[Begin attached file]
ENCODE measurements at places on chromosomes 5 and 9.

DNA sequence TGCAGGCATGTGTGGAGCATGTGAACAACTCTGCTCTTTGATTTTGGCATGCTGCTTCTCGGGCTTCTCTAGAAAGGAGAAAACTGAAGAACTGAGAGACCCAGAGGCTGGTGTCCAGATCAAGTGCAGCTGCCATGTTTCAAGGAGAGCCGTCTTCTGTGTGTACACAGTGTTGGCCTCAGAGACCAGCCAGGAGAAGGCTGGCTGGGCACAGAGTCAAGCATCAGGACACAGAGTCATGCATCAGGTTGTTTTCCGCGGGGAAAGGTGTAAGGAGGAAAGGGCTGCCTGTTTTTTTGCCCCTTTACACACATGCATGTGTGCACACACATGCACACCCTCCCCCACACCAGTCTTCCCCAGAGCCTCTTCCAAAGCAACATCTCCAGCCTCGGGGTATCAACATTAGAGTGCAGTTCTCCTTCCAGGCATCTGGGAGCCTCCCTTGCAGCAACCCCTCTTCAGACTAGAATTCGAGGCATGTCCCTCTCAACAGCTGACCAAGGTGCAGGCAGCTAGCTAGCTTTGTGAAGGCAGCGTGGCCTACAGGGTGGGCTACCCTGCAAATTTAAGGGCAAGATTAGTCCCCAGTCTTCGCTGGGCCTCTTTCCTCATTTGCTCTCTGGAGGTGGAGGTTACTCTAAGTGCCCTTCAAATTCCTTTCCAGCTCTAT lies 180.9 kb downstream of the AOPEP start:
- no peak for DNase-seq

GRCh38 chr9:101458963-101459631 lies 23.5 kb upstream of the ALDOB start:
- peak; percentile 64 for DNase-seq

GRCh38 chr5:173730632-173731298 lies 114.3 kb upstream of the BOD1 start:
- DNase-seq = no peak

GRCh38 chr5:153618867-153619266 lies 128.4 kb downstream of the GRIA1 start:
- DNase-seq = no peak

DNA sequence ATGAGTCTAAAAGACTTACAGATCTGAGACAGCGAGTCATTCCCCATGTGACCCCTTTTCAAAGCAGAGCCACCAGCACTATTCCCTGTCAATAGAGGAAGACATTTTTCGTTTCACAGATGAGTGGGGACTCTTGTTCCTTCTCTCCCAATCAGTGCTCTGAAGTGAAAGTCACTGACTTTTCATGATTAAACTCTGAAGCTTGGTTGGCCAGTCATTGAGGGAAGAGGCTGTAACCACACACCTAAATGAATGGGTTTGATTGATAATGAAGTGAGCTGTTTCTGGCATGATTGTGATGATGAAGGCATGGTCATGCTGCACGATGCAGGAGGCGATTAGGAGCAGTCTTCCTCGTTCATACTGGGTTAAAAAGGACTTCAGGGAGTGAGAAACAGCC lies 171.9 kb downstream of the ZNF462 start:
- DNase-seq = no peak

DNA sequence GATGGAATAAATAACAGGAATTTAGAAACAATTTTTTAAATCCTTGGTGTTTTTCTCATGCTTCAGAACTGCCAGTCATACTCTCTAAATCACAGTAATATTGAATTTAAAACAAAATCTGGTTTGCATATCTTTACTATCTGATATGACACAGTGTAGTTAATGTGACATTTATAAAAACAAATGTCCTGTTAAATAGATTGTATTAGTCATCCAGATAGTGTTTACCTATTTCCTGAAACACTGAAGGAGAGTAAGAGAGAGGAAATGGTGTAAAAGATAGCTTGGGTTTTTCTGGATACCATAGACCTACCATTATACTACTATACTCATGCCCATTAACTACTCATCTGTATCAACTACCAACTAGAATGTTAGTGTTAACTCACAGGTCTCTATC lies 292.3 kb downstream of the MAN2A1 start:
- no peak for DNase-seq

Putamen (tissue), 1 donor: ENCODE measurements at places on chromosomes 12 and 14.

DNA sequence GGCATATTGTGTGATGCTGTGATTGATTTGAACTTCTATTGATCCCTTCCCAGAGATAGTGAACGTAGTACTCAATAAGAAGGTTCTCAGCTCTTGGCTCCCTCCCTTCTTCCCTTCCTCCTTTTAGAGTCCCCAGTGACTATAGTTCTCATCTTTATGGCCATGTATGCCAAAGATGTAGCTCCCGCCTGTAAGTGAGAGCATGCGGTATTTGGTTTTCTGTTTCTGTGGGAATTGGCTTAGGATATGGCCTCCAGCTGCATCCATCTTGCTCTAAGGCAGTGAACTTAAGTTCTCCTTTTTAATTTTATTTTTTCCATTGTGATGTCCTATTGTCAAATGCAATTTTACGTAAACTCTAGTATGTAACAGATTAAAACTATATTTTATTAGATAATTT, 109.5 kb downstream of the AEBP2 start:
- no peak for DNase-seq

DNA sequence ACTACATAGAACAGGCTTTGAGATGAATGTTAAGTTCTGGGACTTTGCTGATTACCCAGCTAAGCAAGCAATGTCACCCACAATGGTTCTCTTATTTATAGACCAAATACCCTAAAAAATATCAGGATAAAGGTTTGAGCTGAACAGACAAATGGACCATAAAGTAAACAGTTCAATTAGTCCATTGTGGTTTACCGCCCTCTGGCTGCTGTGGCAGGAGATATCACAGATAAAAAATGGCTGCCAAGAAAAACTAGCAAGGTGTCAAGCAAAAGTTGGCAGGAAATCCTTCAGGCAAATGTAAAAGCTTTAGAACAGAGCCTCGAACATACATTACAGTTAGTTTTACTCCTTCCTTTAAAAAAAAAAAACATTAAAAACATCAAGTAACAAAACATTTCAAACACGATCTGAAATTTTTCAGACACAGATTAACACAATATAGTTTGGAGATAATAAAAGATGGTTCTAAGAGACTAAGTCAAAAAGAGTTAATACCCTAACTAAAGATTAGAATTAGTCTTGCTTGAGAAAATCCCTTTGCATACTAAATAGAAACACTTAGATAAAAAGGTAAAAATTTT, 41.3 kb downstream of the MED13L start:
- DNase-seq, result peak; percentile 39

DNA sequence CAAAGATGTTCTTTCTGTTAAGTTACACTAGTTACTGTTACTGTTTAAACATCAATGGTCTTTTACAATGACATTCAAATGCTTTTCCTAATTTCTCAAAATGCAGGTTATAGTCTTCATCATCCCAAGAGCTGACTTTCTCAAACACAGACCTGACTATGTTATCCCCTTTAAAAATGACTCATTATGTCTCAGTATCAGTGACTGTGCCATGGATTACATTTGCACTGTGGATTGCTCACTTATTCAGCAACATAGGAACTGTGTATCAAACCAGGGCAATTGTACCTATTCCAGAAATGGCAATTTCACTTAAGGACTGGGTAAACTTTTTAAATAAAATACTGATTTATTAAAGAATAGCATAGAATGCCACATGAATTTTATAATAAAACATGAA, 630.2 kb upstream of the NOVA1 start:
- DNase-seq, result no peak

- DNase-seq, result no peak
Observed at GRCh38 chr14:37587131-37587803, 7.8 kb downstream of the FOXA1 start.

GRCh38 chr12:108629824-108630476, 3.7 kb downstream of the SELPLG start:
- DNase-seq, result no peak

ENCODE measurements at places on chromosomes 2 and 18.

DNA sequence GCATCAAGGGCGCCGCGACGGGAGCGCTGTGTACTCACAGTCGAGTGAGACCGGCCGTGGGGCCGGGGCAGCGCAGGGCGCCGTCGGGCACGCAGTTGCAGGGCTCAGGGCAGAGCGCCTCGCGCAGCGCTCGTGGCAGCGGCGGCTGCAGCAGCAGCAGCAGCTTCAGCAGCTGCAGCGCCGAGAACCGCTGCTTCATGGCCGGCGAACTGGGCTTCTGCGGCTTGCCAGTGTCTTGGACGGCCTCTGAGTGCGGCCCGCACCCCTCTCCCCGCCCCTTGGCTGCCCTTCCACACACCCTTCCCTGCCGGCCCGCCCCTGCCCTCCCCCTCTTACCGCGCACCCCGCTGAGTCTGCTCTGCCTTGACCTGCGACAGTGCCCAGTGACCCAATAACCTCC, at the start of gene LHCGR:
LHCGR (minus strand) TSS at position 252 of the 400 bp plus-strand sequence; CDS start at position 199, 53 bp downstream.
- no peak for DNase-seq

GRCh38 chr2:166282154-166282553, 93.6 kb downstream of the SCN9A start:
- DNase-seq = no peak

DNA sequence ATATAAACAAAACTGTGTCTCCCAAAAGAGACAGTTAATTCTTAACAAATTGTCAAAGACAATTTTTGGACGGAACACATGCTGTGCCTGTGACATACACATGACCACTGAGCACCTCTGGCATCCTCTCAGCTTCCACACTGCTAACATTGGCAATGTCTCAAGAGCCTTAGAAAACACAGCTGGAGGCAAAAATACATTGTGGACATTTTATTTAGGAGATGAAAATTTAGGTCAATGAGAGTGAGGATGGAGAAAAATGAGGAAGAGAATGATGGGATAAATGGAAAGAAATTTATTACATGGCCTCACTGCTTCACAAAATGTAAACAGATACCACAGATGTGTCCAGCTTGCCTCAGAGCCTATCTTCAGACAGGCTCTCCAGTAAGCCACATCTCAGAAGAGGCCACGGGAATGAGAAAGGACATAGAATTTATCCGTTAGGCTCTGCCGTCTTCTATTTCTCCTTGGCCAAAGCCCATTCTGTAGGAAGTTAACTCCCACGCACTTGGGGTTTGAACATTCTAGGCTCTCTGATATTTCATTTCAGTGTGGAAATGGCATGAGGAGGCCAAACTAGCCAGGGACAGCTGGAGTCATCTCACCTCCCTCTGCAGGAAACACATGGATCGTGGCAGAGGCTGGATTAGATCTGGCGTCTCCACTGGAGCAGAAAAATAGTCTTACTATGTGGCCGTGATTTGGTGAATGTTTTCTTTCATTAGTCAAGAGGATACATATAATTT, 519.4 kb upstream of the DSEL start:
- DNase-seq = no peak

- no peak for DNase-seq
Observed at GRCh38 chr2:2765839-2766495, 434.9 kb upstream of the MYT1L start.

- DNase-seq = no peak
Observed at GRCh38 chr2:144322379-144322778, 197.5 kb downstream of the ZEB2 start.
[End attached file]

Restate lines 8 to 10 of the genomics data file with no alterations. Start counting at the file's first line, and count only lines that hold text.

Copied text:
GRCh38 chr5:153618867-153619266 lies 128.4 kb downstream of the GRIA1 start:
- DNase-seq = no peak

DNA sequence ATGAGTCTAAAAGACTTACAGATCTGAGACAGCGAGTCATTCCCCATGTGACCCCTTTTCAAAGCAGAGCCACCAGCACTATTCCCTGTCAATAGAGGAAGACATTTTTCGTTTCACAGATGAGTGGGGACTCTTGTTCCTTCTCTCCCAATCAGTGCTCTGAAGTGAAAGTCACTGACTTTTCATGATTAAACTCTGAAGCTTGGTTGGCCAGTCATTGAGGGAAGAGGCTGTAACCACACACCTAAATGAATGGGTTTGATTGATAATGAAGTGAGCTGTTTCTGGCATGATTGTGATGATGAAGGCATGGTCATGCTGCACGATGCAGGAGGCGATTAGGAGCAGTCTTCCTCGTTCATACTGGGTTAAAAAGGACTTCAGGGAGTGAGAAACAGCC lies 171.9 kb downstream of the ZNF462 start: